Six different multiclass classifiers were used to classify soft drink samples with different sweeteners. The model comparison was performed according to the classification accuracy value, Cohen's kappa, area under the ROC curve, sum of ranking differences method, and a corrected accuracy value that was developed for the purpose. The similarities between the samples were taken into account. The best classification model was the “K-nearest neighbor” for the tested samples, and the corrected accuracy value was a useful classification performance indicator.

    4. Novel algorithm to select basis functions in spline regression: applications in quantitative structure–activity relationship studies (pages 85–94)

      Jyotsna Bahl, Narayanan Ramamurthi and Sitarama B. Gunturi

      Version of Record online: 20 MAR 2012 | DOI: 10.1002/cem.2415

      We described herein a novel variable selection method, namely, random replacement method (RRM) combining the principles of replacement methods (RM) and genetic algorithms (GA). We applied RRM with multiple linear regression on two model data sets and showed that the method outperforms other variable selection approaches. We extended the application of RRM for the selection of basis functions in spline regression, and this approach is named as random function approximation (RFA). We compared the performance of RFA with that of multivariate adaptive regression splines (MARS) and genetic function approximation (GFA) and demonstrated the improved performance of the proposed method in terms of, R2 and Q2.

    5. Multivariate evaluation of the correlation between retention data and molecular descriptors of antiepileptic hydantoin analogs (pages 95–107)

      Tatjana Djaković-Sekulić, Adam Smoliński, Nemanja Trišović and Gordana Ušćumlić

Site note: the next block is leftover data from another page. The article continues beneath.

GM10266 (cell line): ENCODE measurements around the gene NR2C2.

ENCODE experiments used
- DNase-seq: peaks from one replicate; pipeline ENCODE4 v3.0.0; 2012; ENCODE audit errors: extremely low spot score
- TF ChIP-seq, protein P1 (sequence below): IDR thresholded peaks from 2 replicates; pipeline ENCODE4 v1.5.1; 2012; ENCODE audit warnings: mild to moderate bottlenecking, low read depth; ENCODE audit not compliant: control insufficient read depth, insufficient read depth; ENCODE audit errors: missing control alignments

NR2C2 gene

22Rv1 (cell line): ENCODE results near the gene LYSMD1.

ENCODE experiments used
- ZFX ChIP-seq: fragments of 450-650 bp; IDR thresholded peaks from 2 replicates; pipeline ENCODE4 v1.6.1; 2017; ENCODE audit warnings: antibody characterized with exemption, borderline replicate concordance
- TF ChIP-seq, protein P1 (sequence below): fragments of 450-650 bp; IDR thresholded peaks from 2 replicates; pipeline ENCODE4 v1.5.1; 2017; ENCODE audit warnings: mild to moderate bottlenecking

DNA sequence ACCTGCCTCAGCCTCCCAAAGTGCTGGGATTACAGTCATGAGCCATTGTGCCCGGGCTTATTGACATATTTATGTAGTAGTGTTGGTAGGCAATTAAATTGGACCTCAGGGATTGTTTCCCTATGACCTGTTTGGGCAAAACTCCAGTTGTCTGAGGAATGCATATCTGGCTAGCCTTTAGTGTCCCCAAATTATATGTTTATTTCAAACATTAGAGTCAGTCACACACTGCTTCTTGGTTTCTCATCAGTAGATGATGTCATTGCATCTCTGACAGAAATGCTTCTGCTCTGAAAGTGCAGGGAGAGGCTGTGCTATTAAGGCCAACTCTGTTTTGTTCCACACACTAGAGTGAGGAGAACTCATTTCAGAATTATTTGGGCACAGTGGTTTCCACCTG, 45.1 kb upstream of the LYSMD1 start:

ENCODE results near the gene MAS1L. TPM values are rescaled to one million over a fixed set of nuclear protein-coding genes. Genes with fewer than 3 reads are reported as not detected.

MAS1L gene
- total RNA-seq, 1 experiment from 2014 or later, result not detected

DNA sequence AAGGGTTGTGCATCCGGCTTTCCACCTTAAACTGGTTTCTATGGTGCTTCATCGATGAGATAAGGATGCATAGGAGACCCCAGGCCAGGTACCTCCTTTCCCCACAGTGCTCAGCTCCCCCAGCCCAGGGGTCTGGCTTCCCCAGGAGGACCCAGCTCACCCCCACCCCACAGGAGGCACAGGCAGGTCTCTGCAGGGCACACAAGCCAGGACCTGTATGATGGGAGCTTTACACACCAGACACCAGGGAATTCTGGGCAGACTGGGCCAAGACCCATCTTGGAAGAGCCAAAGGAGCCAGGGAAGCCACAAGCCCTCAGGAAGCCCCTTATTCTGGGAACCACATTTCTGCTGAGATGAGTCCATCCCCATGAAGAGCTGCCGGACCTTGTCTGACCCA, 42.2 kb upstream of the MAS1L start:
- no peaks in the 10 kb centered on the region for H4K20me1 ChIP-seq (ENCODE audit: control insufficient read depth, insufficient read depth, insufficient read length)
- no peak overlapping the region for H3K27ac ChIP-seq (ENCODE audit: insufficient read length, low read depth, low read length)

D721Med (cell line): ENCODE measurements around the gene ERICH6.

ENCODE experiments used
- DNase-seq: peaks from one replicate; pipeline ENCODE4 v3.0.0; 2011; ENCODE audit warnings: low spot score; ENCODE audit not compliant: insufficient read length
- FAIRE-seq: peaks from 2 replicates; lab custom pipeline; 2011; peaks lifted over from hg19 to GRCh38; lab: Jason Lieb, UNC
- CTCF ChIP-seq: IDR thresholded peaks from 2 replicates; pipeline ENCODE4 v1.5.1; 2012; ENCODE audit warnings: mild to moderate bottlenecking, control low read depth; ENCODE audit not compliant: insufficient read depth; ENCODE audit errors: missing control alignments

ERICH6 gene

Version of Record online: 29 FEB 2012 | DOI: 10.1002/cem.1421

      Molecular properties relevant to pharmacokinetics of 24 newly synthesized hydantoin derivatives based on two well-known drugs, Nirvanol and Phenytoin, were studied. Properties under consideration represent selected structural features that affect their processes of absorption, distribution, metabolism, excretion, and toxicity. To find appropriate quantitative relationships between RM, W for the tested compounds and calculated molecular descriptors, principal component analysis, stepwise regression, partial least squares (PLS), and robust PLS were used.

    6. Approximation of physicochemical properties of homologs using recurrent and related non-recurrent relations (pages 108–116)

      Igor G. Zenkevich

      Version of Record online: 20 MAR 2012 | DOI: 10.1002/cem.1419

      Linear recurrent relations A(n) = aA(n−1) + b recently introduced into chemistry provide precise evaluation of the values of most of physicochemical properties of homologs using the data from previous members of series. A number of updatings can be suggested for these recurrences. The equation A(n) = a[A(n−1)A¥] + A¥, where A¥ denotes the limiting value of physicochemical property at the number of carbon atoms in the molecule hypothetically tending to infinity, appears to be the most convenient.

    7. How to identify cross correlations: a statistical test with time lag and its application on air-pollutant time series (pages 125–133)

      Gergely Tóth and Bertalan Balogh

      Version of Record online: 22 FEB 2012 | DOI: 10.1002/cem.2414

      We developed a statistical test with ANOVA and resampling to detect cross correlations in time series, but the plot of the p-values in respect to the time lag provides an intuitive recognition of cross correlations as well. It is applied on meteorological and air-pollutant data measured in Budapest. We detected easily the periodic and odd cross correlations on the graphs, we estimated the length of the correlation effects, and we found different correlations for yearlong and seasonal time domains.

SEARCH

SEARCH BY CITATION